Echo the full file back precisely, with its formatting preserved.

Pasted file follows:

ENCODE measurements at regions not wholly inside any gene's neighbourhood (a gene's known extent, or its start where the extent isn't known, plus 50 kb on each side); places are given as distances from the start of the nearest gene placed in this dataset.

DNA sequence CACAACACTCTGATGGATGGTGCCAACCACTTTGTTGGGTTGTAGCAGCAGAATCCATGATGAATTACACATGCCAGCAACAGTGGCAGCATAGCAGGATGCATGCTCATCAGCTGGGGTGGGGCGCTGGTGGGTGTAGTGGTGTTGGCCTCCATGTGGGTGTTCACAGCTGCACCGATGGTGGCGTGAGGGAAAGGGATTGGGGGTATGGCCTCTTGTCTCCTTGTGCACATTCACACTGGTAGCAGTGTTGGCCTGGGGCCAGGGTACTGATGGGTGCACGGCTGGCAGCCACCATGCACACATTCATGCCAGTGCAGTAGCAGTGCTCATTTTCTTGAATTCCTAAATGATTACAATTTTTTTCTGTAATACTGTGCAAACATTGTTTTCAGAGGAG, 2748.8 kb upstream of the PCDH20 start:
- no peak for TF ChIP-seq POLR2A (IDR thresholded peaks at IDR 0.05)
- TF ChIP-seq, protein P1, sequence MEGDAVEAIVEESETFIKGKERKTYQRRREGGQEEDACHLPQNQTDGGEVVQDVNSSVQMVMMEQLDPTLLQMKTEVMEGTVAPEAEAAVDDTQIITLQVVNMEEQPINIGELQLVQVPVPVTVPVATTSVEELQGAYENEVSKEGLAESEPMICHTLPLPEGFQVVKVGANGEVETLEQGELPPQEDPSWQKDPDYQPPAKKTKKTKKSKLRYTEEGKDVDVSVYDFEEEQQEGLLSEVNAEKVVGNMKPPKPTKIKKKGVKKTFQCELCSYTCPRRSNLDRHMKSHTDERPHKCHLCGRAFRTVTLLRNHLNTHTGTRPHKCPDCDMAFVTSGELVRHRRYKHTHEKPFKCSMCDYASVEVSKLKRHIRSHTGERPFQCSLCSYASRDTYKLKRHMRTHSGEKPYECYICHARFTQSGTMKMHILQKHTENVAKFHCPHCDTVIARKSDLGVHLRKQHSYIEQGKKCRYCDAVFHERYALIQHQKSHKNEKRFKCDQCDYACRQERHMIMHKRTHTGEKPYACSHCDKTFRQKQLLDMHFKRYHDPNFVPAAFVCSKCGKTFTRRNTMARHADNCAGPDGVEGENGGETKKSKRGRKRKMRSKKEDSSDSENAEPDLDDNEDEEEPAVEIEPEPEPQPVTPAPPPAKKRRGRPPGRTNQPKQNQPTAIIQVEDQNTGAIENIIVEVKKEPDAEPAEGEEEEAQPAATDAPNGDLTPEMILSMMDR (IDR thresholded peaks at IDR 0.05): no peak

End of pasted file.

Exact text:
ENCODE measurements at regions not wholly inside any gene's neighbourhood (a gene's known extent, or its start where the extent isn't known, plus 50 kb on each side); places are given as distances from the start of the nearest gene placed in this dataset.

DNA sequence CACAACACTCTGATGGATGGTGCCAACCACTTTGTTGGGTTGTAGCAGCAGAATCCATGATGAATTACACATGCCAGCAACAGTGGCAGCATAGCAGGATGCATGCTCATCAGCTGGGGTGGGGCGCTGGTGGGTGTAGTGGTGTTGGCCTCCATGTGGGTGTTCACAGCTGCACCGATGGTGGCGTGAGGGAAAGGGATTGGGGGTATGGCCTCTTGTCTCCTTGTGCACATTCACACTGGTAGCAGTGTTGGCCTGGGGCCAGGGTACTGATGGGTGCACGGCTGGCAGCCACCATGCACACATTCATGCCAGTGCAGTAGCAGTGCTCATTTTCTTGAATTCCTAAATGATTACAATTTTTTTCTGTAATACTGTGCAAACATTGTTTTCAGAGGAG, 2748.8 kb upstream of the PCDH20 start:
- no peak for TF ChIP-seq POLR2A (IDR thresholded peaks at IDR 0.05)
- TF ChIP-seq, protein P1, sequence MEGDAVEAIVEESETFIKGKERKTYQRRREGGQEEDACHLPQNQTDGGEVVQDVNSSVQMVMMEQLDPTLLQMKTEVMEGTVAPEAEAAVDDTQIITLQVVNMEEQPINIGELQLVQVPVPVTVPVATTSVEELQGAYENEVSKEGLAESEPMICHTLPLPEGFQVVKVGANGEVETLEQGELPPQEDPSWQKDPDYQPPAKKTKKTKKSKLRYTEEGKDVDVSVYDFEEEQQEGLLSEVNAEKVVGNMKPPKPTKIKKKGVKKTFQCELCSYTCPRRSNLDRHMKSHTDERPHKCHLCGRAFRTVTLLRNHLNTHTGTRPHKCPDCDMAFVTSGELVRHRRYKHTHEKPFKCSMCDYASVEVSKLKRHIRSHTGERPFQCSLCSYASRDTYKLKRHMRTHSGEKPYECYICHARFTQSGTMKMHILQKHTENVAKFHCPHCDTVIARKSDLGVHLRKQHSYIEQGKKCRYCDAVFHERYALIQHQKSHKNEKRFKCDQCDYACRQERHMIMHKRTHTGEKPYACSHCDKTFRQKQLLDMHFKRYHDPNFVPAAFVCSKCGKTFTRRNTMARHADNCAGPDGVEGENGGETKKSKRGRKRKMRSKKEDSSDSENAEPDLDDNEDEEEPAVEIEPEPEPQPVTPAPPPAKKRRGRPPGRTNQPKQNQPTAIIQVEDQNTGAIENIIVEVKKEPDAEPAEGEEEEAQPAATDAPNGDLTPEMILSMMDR (IDR thresholded peaks at IDR 0.05): no peak